Check your TV's settings. You may have it set to 16x9 or Zoom. Set it to 4:3 or Set to Program and it will display your video correctly.
It's your TV (or disc or media player) that's interpretting the video this way. From what you describe, it's not the video file itself.
The odd thing is, though, I've played 4:3 on this TV before with the same sort of files. Like I said, I tried changing those settings to "normal" (they never say 4:3, I dont' think), and it didn't make any difference. That's why I'm wondering if it's a matter of the way the file was first imported. Soemthing in the back of my mind makes me think I would need to start a new project and use the "DVD or Computer" Add button. I'll check, now that I'm home.
I second SG's comments to you on this matter which appears to be related to the player rather than the video. But, I am curious about one or two things. Could you confirm...
How did you burn your Timeline content to DVD, as DVD-VIDEO standard or DVD-VIDEO widescreen? And, in keeping with your VHS source, can we assume that your Timeline content was SD 4:3?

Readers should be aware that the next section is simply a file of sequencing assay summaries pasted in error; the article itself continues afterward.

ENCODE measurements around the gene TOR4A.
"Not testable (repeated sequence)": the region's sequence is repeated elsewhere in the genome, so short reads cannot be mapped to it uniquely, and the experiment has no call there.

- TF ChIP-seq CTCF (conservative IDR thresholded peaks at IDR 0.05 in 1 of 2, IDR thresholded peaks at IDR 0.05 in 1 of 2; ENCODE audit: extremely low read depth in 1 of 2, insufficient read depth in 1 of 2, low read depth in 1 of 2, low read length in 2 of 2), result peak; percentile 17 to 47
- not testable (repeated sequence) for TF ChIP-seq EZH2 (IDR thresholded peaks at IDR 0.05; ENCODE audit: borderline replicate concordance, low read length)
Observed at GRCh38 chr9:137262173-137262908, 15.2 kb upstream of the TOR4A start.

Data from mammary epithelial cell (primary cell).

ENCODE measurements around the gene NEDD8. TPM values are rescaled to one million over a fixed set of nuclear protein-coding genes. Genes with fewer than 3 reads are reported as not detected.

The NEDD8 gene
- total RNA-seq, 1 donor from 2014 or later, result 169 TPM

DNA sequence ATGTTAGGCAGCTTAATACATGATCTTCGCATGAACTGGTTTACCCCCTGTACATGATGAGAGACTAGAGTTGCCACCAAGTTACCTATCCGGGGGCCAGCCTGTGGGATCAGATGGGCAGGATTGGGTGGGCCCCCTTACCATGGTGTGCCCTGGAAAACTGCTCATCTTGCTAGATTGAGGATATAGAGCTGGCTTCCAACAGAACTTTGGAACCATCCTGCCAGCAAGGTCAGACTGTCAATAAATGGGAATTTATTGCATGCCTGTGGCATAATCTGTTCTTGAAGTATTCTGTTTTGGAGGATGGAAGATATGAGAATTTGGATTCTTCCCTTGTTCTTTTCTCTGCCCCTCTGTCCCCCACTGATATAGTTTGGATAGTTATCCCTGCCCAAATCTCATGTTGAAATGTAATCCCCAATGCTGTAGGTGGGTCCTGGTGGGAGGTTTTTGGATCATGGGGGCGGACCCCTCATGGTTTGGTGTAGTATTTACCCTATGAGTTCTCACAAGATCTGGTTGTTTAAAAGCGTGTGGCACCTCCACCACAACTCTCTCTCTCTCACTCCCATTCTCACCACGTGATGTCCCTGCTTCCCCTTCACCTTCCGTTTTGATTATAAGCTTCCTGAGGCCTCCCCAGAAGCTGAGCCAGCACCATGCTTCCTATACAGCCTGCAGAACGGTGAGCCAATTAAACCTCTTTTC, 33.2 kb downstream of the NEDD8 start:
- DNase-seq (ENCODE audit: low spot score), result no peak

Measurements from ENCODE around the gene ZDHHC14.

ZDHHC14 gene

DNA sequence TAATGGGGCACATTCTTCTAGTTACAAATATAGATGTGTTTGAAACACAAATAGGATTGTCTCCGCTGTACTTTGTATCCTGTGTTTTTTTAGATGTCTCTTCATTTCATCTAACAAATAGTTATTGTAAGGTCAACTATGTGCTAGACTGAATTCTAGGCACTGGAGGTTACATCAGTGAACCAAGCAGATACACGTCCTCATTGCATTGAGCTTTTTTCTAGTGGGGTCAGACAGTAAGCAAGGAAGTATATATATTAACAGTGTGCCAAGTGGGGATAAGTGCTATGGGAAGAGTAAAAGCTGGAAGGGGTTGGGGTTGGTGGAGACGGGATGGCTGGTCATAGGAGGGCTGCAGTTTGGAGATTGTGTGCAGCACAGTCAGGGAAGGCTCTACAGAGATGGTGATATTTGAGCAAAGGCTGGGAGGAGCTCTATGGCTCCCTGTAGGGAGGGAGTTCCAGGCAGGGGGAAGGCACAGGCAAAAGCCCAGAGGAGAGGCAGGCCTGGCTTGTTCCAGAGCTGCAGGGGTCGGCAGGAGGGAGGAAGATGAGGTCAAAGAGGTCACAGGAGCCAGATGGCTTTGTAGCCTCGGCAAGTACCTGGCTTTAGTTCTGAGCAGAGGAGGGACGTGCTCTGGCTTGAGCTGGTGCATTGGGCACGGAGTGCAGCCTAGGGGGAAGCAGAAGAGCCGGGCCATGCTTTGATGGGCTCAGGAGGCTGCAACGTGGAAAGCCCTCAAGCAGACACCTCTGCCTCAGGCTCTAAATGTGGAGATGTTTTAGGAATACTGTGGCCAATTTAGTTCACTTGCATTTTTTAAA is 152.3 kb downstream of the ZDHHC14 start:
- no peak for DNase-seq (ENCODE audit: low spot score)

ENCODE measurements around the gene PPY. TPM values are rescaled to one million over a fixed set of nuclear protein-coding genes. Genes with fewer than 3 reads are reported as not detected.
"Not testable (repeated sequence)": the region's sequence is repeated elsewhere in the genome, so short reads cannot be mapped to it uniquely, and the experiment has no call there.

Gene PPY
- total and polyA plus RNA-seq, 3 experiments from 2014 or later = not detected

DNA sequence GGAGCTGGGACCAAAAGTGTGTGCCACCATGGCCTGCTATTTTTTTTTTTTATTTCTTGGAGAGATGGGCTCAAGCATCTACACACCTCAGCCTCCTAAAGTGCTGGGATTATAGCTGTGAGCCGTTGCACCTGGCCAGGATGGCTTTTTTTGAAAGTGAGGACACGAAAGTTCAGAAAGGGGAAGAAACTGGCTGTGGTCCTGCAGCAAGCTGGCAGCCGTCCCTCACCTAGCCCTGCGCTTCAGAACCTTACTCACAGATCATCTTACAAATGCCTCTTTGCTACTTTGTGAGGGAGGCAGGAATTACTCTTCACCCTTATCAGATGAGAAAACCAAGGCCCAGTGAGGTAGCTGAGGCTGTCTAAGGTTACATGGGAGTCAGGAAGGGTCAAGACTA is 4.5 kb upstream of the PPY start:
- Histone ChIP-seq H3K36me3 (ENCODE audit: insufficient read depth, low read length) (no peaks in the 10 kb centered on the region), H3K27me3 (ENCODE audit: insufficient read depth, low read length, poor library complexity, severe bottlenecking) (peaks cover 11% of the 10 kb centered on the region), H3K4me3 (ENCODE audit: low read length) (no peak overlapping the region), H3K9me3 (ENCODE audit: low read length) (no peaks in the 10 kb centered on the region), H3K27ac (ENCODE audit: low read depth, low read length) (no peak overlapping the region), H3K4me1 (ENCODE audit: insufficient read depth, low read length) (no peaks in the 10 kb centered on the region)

Can you get any input on settings from the manufacturer of the TV or its DVD player?
Sure enough. you were right. I played with both the TV & the media player and, counter-intuitively, rather than choosing "normal" I chose "Widescreen" (I think on the player) and it came out right. Weird. Thanks!
Great news, Buddy!
In an attempt to retain backward compatibility with older standards and signals (the whole world is not full HD yet), many TV and player mfgrs. allow for their equipment to be set to handle a variety of feeds, and some in different ways, using different handling treatments. Often, one has to take a particular signal, and then make adjustments (usually on the TV, but not always), to get what they want their display to look like. It gets confusing as some mfgrs. sort of swap names randomly, and what works in the setup menu of one device, might not be the exact same with another. I always recommend that one feed the particular signal to the display, then work through the menu to get what they want, regardless of what that mfgr. calls it.
The variations in how particular signals are handled, and how they display, are why video producers pull their hair out - they have no control over what the client/recipient has, in the way of equipment, and how it is setup. Most folk open the box, pull out the equipment, plug it in, and hook up some wires, put the batteries into the remote - and that is their setup - no calibration - nothing but the default settings from the plant. It is rare that a consumer will calibrate the color, the gamma, or set anything on their equipment, so a producer must go with common broadcast levels and color, and pray.